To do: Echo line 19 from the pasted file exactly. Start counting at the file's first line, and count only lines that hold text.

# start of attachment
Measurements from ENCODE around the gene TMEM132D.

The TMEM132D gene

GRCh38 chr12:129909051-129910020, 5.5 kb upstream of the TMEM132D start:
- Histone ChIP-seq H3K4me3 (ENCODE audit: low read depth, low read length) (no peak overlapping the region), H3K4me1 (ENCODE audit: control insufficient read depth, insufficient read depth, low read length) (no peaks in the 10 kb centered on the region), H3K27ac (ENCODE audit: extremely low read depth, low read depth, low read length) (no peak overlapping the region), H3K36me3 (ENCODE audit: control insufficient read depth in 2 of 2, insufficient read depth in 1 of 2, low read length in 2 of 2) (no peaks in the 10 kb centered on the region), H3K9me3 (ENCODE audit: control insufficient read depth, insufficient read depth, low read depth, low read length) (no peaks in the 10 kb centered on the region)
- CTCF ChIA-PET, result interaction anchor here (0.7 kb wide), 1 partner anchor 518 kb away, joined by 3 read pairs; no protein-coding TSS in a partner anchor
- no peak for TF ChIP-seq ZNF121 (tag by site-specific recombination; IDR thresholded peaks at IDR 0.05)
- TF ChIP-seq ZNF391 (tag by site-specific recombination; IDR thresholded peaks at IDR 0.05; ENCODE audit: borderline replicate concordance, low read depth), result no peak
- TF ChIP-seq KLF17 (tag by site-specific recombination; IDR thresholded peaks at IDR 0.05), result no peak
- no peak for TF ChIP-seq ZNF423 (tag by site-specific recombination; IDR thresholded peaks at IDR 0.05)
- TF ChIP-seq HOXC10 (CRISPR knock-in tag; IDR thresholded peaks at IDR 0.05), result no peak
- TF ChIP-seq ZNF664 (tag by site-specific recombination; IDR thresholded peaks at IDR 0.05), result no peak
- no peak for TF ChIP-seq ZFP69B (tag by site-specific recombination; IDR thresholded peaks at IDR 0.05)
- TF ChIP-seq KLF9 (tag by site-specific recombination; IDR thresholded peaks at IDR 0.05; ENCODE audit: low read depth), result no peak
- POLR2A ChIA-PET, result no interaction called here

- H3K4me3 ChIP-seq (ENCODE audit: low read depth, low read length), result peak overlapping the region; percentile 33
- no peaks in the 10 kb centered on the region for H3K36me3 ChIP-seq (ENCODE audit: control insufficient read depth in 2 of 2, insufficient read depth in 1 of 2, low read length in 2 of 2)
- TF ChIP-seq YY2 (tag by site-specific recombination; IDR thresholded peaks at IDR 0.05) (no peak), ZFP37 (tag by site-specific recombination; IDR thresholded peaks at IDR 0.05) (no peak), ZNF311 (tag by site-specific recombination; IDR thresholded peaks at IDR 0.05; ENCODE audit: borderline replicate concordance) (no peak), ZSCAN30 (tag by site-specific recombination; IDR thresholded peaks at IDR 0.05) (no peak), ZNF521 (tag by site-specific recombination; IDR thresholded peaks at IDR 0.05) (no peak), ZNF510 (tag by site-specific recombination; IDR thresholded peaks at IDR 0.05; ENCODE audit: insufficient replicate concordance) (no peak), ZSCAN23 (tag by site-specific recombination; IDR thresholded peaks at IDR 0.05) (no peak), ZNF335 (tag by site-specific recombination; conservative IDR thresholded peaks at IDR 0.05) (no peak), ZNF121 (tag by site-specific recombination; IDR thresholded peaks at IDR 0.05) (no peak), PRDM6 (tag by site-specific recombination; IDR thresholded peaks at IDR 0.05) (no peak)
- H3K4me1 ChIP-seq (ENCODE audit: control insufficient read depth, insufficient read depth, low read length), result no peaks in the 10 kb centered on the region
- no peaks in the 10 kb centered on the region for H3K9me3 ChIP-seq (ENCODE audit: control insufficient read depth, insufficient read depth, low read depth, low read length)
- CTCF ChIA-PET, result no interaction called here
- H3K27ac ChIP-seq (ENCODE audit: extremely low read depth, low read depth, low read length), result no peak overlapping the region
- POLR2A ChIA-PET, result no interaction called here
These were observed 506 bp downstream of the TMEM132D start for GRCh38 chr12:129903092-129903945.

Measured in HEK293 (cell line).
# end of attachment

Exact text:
- no peaks in the 10 kb centered on the region for H3K9me3 ChIP-seq (ENCODE audit: control insufficient read depth, insufficient read depth, low read depth, low read length)